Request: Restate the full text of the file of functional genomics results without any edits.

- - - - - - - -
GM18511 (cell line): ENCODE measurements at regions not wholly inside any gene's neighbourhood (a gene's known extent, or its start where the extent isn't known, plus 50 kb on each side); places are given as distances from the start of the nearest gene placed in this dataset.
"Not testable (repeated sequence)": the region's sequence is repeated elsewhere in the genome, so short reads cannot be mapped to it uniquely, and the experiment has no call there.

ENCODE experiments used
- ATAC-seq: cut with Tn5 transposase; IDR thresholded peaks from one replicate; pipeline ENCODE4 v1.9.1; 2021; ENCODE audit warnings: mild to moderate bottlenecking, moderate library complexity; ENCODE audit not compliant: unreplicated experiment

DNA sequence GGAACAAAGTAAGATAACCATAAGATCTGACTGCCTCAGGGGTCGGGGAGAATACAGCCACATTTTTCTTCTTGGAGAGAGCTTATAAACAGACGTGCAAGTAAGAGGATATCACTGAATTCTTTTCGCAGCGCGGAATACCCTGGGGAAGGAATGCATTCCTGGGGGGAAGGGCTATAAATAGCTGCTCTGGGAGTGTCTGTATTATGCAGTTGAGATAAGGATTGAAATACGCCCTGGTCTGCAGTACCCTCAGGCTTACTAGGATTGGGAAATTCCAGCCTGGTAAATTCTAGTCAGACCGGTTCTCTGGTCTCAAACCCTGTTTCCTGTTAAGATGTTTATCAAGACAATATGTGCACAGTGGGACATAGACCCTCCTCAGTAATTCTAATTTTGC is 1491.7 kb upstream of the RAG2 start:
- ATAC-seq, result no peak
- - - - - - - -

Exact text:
GM18511 (cell line): ENCODE measurements at regions not wholly inside any gene's neighbourhood (a gene's known extent, or its start where the extent isn't known, plus 50 kb on each side); places are given as distances from the start of the nearest gene placed in this dataset.
"Not testable (repeated sequence)": the region's sequence is repeated elsewhere in the genome, so short reads cannot be mapped to it uniquely, and the experiment has no call there.

ENCODE experiments used
- ATAC-seq: cut with Tn5 transposase; IDR thresholded peaks from one replicate; pipeline ENCODE4 v1.9.1; 2021; ENCODE audit warnings: mild to moderate bottlenecking, moderate library complexity; ENCODE audit not compliant: unreplicated experiment

DNA sequence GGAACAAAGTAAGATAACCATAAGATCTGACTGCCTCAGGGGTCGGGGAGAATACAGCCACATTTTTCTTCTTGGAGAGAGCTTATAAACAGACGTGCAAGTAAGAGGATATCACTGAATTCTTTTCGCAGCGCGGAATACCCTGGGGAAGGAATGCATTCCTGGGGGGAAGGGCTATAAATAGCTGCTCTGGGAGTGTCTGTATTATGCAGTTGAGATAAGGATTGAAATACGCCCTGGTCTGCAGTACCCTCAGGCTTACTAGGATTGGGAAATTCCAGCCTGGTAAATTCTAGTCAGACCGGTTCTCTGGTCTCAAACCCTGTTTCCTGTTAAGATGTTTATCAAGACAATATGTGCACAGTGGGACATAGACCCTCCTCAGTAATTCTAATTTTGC is 1491.7 kb upstream of the RAG2 start:
- ATAC-seq, result no peak